Clue #6: You see people you do not like as threats to your perfect little world. For an arrogant person, the more they hate someone, the more dangerous that person is to their fantasy world; and so, the bigger the threat, the nastier the critical retort.

Think for a moment about someone you don’t like. Does your blood start to boil? Do you begin to formulate reasons why this person is such a lout or idiot or reprobate?

Clue #7: You overcompensate for your weaknesses. You talk loud, walk with a swagger, brag about your accomplishments, and maybe even over-dress or over-make-up to hide your frailties. You cover up your real or imagined deficiencies and personal or physical inferiority by striving for power or dominance over others.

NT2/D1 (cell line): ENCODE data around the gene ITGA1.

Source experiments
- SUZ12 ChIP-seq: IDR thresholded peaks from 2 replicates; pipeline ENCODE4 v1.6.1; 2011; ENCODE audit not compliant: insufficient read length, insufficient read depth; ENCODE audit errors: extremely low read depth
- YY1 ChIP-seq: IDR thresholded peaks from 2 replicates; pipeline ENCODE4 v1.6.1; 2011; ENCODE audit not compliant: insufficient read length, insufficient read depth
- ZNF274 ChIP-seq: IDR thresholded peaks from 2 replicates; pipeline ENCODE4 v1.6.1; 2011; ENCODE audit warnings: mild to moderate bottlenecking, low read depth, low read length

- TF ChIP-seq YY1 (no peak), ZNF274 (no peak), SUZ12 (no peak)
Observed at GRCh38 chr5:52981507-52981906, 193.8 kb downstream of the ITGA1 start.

Clue #8: You are intolerant of people who are not like you. Arrogant people are quick to criticize others and to point out the faults and weaknesses of anyone who is not up to their standards. You have a need to correct the errors of other people and even enjoy setting up others to fail so you can point out their weaknesses and laugh at their failures. It makes you feel smug to see others fail.

An arrogant person talks only to people he thinks are worthy of his presence. His nose-in-the-air attitude is visible as he walks past the “little people” of this world because they are unworthy of his attention or interest.

Clue #9: You have a vulnerability that lies behind your shield of invincibleness. Fact is, you know you’re not as good as you hope other people think you are and you are terrified they are going to find out. So what do you do? You become increasingly arrogant, increasingly isolated, and increasingly unpopular.